Following the "genetic" theme derived from their underlying software technology, PhotoGenetics calls the process of modifying an image an "evolution." Once you've selected an image to work with (by double-clicking on the thumbnail), you can either apply a previously-saved "genotype" (image modification), or begin the "evolution" of the image. The opening screen of the evolution process is shown below.
In each "generation" of the evolution, you view a succession of four images one at a time, comparing each of them to the results of the previous stage in the image's development. An example of this is shown in the screen shot below: The program has actually made a very good guess at the desired result right at the start. (Here, we want to lighten the main subject and increase the contrast slightly.) Because we like the variation the program is offering, we're clicking the mouse button with the cursor pretty far over to the "Better" side of the scale at the bottom of the screen. In our experience with the program, we found that this was pretty important: Often we weren't particularly excited by ANY of the program's offerings for a particular generation, but found that it seemed to produce the good more quickly if we would indicate at least some preference between the images presented.
How well does it work?
Of course, the natural question is "How well does this work?" This is certainly a very different approach from most image-manipulation programs, so it's fair to ask if it's an improvement on conventional methods. To answer this fairly, we need to remove our "image expert" hats, and try to place ourselves in the shoes of a beginner: If you're already comfortable with an advanced program like Photoshop or PhotoPaint, you'll probably be frustrated by the lack of control with PhotoGenetics. (On the other hand, we can see a place for PhotoGenetics even among imaging professionals, as a way to apply a "rough draft" correction to a large number of images quickly.) Harkening back to our early days on the computer though, wee feel that PhotoGenetics does perform a valuable function, in that it consistently leads to improved images, and in fact requires NO knowledge of image adjustment to do so. The before & after shots below shows the result of an "evolution" of the image shown at the outset. While we feel we could have done better in Photoshop, we doubt there's anything else out there that would do as good a job for $29.95, particularly for a user without a strong underlying knowledge of photo manipulation.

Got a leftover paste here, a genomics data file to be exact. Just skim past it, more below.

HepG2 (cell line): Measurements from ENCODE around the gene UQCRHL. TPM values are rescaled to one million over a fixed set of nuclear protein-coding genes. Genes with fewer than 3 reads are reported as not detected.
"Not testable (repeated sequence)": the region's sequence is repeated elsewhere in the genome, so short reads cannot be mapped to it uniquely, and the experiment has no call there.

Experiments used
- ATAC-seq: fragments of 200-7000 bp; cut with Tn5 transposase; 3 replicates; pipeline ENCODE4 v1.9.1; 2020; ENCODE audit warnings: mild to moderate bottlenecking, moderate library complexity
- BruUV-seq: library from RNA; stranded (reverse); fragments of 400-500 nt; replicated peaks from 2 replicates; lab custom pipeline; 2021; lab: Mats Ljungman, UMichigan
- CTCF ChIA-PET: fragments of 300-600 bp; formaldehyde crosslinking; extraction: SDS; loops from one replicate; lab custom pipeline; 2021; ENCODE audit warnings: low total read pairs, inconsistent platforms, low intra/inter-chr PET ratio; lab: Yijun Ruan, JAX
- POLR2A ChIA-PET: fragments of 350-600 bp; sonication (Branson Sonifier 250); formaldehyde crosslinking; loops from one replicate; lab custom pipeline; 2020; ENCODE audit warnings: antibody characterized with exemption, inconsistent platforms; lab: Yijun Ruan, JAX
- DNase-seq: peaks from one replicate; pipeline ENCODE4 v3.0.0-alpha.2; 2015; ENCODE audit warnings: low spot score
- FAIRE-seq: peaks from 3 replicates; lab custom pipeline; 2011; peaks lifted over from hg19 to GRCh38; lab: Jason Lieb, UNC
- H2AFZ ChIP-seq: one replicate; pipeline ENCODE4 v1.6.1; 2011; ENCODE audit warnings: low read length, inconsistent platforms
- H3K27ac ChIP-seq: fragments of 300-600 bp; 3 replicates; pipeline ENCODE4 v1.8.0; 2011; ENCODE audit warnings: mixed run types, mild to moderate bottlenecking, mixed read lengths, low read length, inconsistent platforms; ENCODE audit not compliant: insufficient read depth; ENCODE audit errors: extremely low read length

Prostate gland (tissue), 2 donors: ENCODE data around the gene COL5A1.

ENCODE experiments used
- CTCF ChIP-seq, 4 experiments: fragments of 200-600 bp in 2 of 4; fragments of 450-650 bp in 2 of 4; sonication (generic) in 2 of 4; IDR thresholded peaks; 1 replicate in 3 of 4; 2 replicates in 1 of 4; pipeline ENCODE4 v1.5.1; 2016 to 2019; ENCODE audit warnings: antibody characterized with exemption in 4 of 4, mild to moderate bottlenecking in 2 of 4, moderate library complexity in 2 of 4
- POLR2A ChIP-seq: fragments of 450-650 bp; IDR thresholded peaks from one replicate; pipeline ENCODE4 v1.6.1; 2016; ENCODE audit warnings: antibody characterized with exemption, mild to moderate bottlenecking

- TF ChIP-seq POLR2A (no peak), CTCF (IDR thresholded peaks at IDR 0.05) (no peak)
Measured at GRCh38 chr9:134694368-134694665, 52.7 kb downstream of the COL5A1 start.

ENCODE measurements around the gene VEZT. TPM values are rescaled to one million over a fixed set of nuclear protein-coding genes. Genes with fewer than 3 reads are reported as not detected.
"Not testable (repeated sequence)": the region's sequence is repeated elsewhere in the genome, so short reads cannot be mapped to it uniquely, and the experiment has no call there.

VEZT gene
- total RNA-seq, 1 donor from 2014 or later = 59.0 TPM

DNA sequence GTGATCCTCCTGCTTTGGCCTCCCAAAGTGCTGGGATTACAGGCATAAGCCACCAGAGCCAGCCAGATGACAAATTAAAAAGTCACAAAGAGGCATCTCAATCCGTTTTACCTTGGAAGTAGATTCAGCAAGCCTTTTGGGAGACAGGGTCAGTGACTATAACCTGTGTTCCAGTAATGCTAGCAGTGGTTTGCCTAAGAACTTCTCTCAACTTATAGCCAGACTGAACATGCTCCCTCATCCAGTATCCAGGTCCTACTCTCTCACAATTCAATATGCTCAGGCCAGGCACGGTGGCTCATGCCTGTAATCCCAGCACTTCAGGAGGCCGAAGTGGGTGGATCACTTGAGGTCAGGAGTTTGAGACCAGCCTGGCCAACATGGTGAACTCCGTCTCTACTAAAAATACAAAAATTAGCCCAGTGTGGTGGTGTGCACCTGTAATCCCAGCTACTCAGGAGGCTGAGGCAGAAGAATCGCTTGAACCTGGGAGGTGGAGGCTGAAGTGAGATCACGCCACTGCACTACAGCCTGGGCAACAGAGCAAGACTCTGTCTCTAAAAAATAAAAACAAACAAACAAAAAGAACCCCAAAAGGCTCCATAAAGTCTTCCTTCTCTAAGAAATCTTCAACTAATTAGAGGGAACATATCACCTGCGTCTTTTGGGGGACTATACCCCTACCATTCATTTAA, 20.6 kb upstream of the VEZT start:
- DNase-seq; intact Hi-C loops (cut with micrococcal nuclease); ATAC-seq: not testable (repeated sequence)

These before/after pictures show an example of PhotoGenetics' work...
PhotoGenetics calls a specific set of image adjustments a "genotype." Once you've achieved the result you like on a photo, you can save the combined modifications made to the image as a "genotype," for subsequent application to other images. This saved genotype will then appear in the list of genotypes that appear in the lower right-hand corner of the opening screen. You can apply the saved genotypes (each of which may represent a complex combination of image-adjustment operations) with just a click or two of the mouse in the future. This can be particularly useful if you have a whole series of images shot under similar conditions, or if you've decided that your digital camera consistently needs a standard adjustment applied to all of its images. (We expect this last to be a particularly common use of the program: We're aware of several cameras that produce excellent images, but have a consistent failing, whether it be a slight overall color cast, a lack of color saturation, etc.)
The "unlocked" version of the program (see "Getting PhotoGenetics" below) enables a couple of more-advanced tools that modify the evolution process. The Color Temperature control (shown at right) lets you adjust the overall hue of an image in fairly fine increments. (It expresses its adjustments in the technically correct but rather arcane units of degrees Kelvin: You can safely ignore this and just watch the results you obtain, letting yourself be guided by the rainbow on the slider control. More to the left makes the picture warmer, more to the right makes it cooler.)